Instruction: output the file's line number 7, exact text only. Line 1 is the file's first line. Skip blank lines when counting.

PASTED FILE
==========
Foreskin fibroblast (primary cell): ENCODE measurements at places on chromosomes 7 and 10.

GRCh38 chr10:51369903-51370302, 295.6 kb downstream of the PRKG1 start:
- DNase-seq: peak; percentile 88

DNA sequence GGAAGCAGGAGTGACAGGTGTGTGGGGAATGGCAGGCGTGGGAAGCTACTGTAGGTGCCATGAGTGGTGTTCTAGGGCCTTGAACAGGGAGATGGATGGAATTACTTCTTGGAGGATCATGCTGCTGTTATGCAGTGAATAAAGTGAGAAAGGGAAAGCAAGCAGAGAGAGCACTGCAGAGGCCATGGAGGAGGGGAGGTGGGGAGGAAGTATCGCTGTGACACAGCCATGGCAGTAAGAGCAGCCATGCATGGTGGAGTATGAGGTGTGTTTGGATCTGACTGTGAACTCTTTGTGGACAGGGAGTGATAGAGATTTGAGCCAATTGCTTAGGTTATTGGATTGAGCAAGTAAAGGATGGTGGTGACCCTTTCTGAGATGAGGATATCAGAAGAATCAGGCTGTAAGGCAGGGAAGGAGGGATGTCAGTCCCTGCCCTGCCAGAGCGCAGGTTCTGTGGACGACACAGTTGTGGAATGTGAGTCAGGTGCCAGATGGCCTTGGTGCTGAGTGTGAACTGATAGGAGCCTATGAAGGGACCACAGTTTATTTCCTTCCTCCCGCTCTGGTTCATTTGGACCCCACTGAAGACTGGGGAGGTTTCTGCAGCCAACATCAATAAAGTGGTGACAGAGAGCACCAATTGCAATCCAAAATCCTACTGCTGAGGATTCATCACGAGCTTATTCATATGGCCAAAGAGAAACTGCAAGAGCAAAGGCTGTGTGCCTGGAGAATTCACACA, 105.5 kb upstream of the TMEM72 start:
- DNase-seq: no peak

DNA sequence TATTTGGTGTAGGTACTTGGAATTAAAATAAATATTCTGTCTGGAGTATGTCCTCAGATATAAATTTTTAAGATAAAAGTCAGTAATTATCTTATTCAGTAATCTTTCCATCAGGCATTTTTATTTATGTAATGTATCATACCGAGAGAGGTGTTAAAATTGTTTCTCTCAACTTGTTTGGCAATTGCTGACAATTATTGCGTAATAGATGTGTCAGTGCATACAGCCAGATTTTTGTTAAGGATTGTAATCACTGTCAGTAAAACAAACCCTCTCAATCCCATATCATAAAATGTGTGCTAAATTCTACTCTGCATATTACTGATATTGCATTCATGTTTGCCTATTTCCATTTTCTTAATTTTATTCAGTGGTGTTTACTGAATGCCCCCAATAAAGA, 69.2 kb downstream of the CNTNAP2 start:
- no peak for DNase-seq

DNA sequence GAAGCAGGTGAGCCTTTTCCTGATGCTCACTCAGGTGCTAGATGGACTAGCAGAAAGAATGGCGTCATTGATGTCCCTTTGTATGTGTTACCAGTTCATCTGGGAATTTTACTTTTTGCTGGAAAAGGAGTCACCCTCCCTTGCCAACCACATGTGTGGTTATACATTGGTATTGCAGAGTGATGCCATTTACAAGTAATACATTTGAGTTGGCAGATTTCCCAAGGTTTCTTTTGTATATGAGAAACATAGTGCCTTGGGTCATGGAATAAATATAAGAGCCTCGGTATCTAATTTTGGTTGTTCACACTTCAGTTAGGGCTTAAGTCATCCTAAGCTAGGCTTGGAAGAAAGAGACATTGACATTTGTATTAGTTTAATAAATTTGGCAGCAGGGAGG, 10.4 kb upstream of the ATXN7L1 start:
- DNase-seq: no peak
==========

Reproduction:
- no peak for DNase-seq